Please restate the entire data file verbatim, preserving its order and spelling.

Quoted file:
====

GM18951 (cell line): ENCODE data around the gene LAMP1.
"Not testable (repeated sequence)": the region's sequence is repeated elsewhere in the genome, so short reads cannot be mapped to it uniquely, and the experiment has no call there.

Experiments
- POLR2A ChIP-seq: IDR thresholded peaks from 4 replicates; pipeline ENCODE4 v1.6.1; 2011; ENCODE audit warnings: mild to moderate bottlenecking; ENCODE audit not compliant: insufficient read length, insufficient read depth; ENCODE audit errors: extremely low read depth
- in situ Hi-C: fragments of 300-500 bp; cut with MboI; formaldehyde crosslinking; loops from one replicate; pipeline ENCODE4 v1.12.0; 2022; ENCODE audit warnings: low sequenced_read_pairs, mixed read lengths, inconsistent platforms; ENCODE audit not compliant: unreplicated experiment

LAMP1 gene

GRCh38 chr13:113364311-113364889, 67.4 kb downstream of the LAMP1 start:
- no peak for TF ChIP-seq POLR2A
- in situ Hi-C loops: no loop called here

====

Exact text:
GM18951 (cell line): ENCODE data around the gene LAMP1.
"Not testable (repeated sequence)": the region's sequence is repeated elsewhere in the genome, so short reads cannot be mapped to it uniquely, and the experiment has no call there.

Experiments
- POLR2A ChIP-seq: IDR thresholded peaks from 4 replicates; pipeline ENCODE4 v1.6.1; 2011; ENCODE audit warnings: mild to moderate bottlenecking; ENCODE audit not compliant: insufficient read length, insufficient read depth; ENCODE audit errors: extremely low read depth
- in situ Hi-C: fragments of 300-500 bp; cut with MboI; formaldehyde crosslinking; loops from one replicate; pipeline ENCODE4 v1.12.0; 2022; ENCODE audit warnings: low sequenced_read_pairs, mixed read lengths, inconsistent platforms; ENCODE audit not compliant: unreplicated experiment

LAMP1 gene

GRCh38 chr13:113364311-113364889, 67.4 kb downstream of the LAMP1 start:
- no peak for TF ChIP-seq POLR2A
- in situ Hi-C loops: no loop called here